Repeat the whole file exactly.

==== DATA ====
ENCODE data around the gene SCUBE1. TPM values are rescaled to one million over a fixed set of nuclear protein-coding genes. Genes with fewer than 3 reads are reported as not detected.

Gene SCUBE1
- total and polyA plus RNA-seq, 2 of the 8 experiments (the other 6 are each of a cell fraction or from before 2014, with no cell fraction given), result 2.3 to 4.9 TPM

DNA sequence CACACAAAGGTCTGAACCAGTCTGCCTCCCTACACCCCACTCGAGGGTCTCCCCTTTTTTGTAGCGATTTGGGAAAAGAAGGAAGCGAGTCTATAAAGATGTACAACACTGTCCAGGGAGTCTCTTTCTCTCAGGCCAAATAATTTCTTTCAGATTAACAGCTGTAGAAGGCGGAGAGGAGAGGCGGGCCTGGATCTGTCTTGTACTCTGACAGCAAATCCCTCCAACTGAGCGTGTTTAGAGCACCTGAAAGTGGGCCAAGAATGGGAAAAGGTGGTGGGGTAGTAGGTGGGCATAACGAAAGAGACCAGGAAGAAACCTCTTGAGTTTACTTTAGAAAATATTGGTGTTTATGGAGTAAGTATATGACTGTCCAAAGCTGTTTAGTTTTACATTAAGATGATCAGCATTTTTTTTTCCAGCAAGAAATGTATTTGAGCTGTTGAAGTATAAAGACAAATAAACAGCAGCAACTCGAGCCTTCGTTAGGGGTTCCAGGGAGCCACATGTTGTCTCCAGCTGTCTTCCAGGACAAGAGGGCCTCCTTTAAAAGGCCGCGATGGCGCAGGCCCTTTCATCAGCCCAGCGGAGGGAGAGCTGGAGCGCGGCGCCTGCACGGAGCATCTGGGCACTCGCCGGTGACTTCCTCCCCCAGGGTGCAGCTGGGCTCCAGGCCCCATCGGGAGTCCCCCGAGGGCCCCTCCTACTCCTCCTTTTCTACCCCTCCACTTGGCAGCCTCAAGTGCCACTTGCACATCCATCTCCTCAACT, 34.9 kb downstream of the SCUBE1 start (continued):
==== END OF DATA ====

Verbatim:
ENCODE data around the gene SCUBE1. TPM values are rescaled to one million over a fixed set of nuclear protein-coding genes. Genes with fewer than 3 reads are reported as not detected.

Gene SCUBE1
- total and polyA plus RNA-seq, 2 of the 8 experiments (the other 6 are each of a cell fraction or from before 2014, with no cell fraction given), result 2.3 to 4.9 TPM

DNA sequence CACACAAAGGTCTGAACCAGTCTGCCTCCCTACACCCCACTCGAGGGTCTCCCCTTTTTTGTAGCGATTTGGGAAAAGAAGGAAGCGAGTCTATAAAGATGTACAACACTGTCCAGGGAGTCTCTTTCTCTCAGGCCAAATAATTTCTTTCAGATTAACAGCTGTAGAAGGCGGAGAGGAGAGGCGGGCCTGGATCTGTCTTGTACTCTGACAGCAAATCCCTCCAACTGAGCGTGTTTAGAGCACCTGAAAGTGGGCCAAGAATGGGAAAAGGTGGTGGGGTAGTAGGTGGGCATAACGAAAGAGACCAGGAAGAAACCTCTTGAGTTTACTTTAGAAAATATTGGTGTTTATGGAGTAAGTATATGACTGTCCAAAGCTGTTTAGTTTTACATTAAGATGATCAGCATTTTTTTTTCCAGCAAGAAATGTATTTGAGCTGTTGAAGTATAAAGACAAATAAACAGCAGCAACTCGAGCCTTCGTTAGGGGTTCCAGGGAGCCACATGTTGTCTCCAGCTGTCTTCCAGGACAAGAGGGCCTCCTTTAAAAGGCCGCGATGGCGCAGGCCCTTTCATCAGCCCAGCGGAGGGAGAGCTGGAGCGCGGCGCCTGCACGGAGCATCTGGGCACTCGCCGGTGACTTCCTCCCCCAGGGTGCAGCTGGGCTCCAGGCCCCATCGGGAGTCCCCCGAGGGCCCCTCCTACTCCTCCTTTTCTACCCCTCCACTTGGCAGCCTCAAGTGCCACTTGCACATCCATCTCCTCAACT, 34.9 kb downstream of the SCUBE1 start (continued):